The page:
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Talking to our children about media coverage during COVID-19

Talking to our children about media coverage during COVID-19

Coverage of coronavirus on news media and social media has been relentless, and many children and their families are feeling anxious, confused or upset. But there are positive steps families can take to manage their media use during stressful times.

1. Help children calm down

Reassure children that they have caring adults around them who are taking smart steps to help keep them safe. (For advice on staying safe, see the World Health Organization and the Australian Government Department of Health.) Wherever possible, keep a regular routine of meals, activities, chores and physical exercise.

Here’s a great, quick exercise that adults can do with children to ground ourselves and feel calmer; it’s called ‘54321’:

  • Take some deep, slow breaths.
  • Wriggle your toes and feel the floor or ground under your feet.
  • Say out loud five things you can see around you, four things you can touch, three things you can hear, two things you can smell, and one thing you can taste.

Meditation can help families to reduce stress and encourage kindness and calm. Common Sense Media has a list of fun, kid-friendly meditation apps for children.

Families can access free, confidential counselling via phone, web or text from Kids Helpline 1800 551 800, eheadspace, Parentline, and Lifeline 13 11 14.


2. Keep media consumption to sensible levels

While parents want to stay alert to important developments, it’s not helpful to watch the same stressful items over and over.

Many people find it useful to have a routine of checking the headlines of a trusted news source a couple of times a day, while staying away from 24/7 rolling news and social media ‘churn’.


3. Talk with children about what they’ve seen and how it made them feel

Calmly ask children what they’ve seen in the media. They may have seen ‘news’ items that were untrue, or they may believe the problem is more dangerous or prevalent than it actually is.

Be clear with children about what really happened, keeping your language age-appropriate. For example, ‘The government wants to keep everyone safe, so now when people visit Australia, they have to stay inside for two weeks to make sure they are healthy.’

Ask children how the media items made them feel. Remind them that it’s OK to feel worried or scared, but that they should talk to a trusted adult about it and remember that upset feelings don’t last; they will always feel better again. Pick out some fun, relaxing activities you can do together.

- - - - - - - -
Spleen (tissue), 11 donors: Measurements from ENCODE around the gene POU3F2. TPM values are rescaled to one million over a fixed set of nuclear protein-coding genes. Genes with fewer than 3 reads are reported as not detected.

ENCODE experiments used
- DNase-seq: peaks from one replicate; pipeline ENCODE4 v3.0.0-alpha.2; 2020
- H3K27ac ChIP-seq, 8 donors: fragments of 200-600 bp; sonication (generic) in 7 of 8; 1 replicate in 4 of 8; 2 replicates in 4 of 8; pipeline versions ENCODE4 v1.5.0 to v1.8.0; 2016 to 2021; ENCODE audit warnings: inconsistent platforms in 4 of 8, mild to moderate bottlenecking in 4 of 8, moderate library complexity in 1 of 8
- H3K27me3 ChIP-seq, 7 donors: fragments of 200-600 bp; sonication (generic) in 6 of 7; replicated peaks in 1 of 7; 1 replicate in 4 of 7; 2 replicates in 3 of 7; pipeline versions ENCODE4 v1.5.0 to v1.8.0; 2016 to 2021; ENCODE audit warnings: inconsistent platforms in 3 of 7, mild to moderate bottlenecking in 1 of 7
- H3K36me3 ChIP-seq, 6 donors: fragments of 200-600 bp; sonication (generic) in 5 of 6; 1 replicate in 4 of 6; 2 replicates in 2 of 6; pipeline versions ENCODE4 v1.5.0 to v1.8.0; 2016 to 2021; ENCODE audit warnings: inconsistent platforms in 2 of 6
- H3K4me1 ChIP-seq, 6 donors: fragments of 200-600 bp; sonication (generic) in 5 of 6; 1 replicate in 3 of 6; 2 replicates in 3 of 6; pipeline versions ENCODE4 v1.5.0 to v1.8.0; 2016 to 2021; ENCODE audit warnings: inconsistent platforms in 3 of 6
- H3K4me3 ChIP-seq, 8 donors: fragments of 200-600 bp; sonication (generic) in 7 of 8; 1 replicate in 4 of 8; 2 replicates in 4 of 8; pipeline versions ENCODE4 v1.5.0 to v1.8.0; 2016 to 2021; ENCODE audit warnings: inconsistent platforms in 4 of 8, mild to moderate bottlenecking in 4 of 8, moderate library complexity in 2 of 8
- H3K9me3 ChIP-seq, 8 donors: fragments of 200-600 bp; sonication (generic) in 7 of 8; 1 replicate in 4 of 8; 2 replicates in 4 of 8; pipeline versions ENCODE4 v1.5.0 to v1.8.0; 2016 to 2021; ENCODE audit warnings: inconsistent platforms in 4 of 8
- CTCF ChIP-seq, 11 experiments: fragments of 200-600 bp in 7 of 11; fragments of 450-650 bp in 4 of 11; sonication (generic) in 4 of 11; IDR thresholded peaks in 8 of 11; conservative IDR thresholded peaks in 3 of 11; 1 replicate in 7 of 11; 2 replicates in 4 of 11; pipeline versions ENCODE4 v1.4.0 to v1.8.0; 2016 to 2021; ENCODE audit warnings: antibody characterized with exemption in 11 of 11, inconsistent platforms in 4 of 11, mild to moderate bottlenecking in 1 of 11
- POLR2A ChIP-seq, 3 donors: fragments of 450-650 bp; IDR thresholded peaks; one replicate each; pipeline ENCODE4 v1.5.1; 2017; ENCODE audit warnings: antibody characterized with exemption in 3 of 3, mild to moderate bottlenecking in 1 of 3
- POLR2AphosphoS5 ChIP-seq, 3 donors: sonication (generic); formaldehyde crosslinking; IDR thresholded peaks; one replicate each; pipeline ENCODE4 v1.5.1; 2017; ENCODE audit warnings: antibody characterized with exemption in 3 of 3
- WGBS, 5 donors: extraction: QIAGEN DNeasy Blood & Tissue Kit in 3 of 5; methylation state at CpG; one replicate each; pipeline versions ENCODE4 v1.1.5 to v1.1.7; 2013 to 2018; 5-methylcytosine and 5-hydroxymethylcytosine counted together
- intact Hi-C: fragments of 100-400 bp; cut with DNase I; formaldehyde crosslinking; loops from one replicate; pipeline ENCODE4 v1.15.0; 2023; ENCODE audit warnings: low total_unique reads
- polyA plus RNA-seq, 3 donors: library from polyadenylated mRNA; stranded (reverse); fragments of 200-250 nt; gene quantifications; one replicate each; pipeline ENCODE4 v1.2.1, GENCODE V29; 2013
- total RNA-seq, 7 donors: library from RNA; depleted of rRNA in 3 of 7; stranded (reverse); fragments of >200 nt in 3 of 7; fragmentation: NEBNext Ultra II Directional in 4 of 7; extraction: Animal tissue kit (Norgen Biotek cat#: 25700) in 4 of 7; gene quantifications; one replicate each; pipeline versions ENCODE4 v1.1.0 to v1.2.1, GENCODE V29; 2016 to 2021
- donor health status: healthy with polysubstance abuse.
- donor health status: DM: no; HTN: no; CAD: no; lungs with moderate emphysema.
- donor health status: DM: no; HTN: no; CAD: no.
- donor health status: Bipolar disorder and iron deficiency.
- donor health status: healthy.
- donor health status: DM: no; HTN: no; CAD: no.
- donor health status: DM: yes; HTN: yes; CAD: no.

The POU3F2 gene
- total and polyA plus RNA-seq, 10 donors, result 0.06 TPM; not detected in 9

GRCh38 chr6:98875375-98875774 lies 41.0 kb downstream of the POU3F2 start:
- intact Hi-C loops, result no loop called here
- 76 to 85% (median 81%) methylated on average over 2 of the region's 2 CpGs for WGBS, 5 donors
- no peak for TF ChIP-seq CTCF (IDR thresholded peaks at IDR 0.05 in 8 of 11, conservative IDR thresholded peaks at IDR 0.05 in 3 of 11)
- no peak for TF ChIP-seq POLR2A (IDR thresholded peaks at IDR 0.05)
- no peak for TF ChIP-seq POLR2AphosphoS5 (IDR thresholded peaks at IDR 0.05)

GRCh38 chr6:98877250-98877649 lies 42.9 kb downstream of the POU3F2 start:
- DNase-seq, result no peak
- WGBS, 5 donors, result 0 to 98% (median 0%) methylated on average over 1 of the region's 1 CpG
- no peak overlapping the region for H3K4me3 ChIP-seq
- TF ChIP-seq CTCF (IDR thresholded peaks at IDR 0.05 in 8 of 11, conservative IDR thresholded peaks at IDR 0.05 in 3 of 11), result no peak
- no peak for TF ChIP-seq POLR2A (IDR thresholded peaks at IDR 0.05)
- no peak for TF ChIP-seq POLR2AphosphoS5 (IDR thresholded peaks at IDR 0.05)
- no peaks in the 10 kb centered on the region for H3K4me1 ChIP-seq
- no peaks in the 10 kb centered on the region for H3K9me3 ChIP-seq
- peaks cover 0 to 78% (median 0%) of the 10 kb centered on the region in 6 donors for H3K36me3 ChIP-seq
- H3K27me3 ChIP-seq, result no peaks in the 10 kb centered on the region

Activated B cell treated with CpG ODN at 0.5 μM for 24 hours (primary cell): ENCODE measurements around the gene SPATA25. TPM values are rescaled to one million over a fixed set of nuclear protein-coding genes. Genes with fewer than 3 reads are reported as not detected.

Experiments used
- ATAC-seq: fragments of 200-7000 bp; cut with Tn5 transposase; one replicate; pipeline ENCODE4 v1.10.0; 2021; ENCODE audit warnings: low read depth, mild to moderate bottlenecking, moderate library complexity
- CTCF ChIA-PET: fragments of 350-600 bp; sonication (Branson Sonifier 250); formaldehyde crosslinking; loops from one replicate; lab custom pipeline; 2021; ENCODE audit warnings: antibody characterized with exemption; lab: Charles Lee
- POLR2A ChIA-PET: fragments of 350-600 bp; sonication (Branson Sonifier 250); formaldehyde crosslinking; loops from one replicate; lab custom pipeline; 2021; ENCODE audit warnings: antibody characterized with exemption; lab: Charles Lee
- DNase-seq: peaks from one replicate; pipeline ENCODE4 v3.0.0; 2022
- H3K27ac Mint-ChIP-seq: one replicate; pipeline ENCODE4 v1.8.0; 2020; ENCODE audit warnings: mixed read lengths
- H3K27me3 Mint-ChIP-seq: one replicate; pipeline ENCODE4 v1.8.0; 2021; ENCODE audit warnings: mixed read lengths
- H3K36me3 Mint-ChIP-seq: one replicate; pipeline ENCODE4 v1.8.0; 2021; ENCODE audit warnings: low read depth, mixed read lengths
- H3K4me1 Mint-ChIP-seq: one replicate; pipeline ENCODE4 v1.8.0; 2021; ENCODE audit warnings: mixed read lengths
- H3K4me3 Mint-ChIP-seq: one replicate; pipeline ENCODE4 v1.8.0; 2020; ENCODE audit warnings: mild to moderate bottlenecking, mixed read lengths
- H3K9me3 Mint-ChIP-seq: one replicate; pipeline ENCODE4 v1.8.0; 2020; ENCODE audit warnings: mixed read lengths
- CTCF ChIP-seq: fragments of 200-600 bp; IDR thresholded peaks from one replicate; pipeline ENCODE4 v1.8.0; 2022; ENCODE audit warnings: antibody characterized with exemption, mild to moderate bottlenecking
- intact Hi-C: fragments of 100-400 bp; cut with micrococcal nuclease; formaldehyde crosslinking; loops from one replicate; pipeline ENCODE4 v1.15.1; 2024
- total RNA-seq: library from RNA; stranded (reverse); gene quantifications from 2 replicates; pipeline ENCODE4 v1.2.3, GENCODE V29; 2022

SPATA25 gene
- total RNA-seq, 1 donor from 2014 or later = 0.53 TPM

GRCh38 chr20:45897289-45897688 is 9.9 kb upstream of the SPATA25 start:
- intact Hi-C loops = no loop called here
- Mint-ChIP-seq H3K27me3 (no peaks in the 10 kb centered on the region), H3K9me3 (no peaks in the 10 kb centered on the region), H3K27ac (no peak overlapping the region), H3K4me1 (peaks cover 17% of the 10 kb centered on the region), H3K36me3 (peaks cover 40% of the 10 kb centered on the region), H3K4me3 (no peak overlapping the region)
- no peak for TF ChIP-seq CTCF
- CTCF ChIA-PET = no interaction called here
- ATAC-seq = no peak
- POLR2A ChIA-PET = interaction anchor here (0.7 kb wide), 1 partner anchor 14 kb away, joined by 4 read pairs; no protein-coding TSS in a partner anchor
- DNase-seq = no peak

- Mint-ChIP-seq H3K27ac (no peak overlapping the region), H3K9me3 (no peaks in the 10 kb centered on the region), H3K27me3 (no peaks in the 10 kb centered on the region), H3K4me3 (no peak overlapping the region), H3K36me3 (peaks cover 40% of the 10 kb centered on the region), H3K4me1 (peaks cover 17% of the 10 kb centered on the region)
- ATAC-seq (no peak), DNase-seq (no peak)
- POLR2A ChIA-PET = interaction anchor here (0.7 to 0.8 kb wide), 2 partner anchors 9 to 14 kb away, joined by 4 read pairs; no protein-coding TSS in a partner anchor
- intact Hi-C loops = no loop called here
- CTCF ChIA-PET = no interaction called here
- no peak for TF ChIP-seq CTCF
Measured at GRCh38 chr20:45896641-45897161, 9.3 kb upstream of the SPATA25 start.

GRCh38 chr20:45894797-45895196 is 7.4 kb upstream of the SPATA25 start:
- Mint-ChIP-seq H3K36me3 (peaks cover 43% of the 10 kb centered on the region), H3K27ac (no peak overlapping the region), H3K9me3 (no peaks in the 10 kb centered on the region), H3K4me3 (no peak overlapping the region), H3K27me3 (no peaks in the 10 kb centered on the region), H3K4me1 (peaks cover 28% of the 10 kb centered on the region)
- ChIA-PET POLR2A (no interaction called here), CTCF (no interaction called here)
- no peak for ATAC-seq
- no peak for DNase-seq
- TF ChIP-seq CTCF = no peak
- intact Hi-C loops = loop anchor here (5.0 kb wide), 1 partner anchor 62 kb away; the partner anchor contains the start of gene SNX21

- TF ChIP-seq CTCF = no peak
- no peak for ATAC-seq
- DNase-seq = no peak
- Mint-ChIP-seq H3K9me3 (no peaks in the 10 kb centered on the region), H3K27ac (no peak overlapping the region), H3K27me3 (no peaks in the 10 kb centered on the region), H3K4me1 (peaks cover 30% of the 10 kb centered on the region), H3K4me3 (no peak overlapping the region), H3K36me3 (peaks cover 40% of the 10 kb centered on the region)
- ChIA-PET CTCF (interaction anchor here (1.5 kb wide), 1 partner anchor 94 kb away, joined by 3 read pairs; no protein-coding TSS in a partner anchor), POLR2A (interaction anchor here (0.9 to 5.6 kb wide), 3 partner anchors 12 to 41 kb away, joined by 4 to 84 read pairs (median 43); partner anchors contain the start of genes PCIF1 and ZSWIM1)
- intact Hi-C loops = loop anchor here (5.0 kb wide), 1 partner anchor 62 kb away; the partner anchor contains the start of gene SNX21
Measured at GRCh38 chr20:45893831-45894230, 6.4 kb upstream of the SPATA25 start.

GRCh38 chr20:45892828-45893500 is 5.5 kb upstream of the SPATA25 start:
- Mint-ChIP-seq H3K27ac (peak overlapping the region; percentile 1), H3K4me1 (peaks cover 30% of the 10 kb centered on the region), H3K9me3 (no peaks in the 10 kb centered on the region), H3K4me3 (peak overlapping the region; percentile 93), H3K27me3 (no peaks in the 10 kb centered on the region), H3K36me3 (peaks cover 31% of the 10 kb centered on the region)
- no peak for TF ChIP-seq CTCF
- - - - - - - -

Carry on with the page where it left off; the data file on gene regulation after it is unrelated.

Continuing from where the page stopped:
Show them how you’re dealing with your own feelings. For example, “I was disappointed to hear on the news that we can’t go to the football this week, but I know this rule is to help us stay healthy. I’m going to enjoy watching the footy on TV with you.”

4. Encourage children to think critically about media

If children are interested in an issue, steer them towards trustworthy sources. For coverage of COVID-19 created for kids, check out Behind the News – it is clear and interesting, and emphasises optimism and the positive steps people are taking to make things better.

You might remind teens and older children that:

  • Media sources want lots of people to look at them, so sometimes they concentrate on the worst stories, or play the same story again and again.
  • Breaking news isn’t always accurate, because everyone is trying to get their coverage out in a hurry, while things are still unfolding.
  • Social media will show you content based on things you’ve looked at before. This doesn’t give you the full picture, and some of it won’t be true.
  • People leap on social media to give their opinions, but sometimes they don’t know the full story and they can make each other feel worse.

Conversation-starters might include:

  • “That post on your feed doesn’t look accurate to me. Shall we check the World Health Organization to find out if it’s true?”
  • “That footage of sick people is very sad, but I don’t think it happened anywhere near us. Let’s find the location on a map of the world.”
  • “Lots of news stories use that video of women fighting over toilet paper. Why do you think they show the same footage over and over?”

5. Find entertainment media to enjoy together

Families can find fun things to do together if they are stuck indoors or unable to go to sporting matches or concerts.

Common Sense Media provides some great lists to get you started, including:

See more tips for talking to kids, teens and families about upsetting news items at Raising Children Network and Beyond Blue.